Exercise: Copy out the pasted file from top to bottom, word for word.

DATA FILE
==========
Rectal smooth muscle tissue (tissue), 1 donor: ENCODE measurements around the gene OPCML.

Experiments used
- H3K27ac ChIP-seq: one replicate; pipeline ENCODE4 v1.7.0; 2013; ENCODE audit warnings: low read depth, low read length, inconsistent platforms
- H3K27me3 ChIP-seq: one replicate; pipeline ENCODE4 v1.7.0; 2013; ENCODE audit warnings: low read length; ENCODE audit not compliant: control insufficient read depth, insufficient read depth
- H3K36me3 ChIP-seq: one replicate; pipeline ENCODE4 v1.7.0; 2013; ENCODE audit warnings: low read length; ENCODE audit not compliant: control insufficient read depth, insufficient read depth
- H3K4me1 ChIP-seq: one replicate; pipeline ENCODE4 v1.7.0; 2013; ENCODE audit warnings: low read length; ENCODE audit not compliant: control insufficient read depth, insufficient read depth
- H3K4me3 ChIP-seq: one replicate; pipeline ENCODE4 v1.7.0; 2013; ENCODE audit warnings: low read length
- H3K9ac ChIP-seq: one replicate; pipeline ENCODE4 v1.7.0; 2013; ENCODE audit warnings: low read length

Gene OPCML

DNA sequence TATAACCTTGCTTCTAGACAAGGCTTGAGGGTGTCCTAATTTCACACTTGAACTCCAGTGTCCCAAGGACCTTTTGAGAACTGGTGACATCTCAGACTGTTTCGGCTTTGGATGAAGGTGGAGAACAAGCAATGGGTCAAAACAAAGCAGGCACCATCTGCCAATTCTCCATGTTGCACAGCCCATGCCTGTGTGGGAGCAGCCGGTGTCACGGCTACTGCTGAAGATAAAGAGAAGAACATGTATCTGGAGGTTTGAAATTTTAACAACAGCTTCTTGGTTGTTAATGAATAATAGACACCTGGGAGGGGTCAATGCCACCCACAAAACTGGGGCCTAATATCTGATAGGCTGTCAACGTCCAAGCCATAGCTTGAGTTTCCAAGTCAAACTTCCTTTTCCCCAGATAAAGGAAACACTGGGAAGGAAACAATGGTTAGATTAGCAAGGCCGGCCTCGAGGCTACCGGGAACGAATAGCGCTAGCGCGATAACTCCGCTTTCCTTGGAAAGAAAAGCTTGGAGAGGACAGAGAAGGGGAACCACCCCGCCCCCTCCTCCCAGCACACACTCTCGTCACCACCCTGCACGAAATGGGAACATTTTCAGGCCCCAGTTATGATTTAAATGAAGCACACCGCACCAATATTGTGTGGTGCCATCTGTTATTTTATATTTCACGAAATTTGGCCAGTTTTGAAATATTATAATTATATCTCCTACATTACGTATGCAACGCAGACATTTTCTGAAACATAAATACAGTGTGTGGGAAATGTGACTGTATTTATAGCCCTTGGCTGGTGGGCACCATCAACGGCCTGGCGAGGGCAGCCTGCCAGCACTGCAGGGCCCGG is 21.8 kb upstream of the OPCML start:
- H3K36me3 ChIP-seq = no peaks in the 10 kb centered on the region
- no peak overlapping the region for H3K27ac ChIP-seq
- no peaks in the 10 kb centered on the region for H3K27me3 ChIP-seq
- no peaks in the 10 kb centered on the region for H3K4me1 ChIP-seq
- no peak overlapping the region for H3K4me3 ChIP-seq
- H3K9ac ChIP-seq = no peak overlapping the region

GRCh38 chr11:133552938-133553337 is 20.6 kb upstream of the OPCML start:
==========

Rectal smooth muscle tissue (tissue), 1 donor: ENCODE measurements around the gene OPCML.

Experiments used
- H3K27ac ChIP-seq: one replicate; pipeline ENCODE4 v1.7.0; 2013; ENCODE audit warnings: low read depth, low read length, inconsistent platforms
- H3K27me3 ChIP-seq: one replicate; pipeline ENCODE4 v1.7.0; 2013; ENCODE audit warnings: low read length; ENCODE audit not compliant: control insufficient read depth, insufficient read depth
- H3K36me3 ChIP-seq: one replicate; pipeline ENCODE4 v1.7.0; 2013; ENCODE audit warnings: low read length; ENCODE audit not compliant: control insufficient read depth, insufficient read depth
- H3K4me1 ChIP-seq: one replicate; pipeline ENCODE4 v1.7.0; 2013; ENCODE audit warnings: low read length; ENCODE audit not compliant: control insufficient read depth, insufficient read depth
- H3K4me3 ChIP-seq: one replicate; pipeline ENCODE4 v1.7.0; 2013; ENCODE audit warnings: low read length
- H3K9ac ChIP-seq: one replicate; pipeline ENCODE4 v1.7.0; 2013; ENCODE audit warnings: low read length

Gene OPCML

DNA sequence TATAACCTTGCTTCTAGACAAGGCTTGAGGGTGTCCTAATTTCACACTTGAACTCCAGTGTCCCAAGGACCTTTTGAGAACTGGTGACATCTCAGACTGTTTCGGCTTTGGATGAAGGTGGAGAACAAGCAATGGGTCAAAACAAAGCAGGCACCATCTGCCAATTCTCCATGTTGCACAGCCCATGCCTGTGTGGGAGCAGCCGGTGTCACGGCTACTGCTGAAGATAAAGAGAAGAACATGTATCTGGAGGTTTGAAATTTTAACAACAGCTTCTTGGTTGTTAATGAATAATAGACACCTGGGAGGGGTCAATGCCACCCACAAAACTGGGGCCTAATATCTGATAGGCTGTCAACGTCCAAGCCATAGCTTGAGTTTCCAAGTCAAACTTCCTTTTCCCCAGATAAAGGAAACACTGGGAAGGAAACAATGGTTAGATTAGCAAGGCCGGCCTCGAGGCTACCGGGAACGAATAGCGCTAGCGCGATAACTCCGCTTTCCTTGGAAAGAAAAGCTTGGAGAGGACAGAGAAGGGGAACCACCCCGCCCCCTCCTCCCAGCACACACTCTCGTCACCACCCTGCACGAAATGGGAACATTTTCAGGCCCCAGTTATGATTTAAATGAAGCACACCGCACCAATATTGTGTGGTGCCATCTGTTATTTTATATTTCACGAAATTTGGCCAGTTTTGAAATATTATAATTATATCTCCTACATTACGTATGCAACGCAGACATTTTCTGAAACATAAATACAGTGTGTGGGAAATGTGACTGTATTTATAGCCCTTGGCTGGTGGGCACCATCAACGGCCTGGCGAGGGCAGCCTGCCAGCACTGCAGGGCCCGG is 21.8 kb upstream of the OPCML start:
- H3K36me3 ChIP-seq = no peaks in the 10 kb centered on the region
- no peak overlapping the region for H3K27ac ChIP-seq
- no peaks in the 10 kb centered on the region for H3K27me3 ChIP-seq
- no peaks in the 10 kb centered on the region for H3K4me1 ChIP-seq
- no peak overlapping the region for H3K4me3 ChIP-seq
- H3K9ac ChIP-seq = no peak overlapping the region

GRCh38 chr11:133552938-133553337 is 20.6 kb upstream of the OPCML start: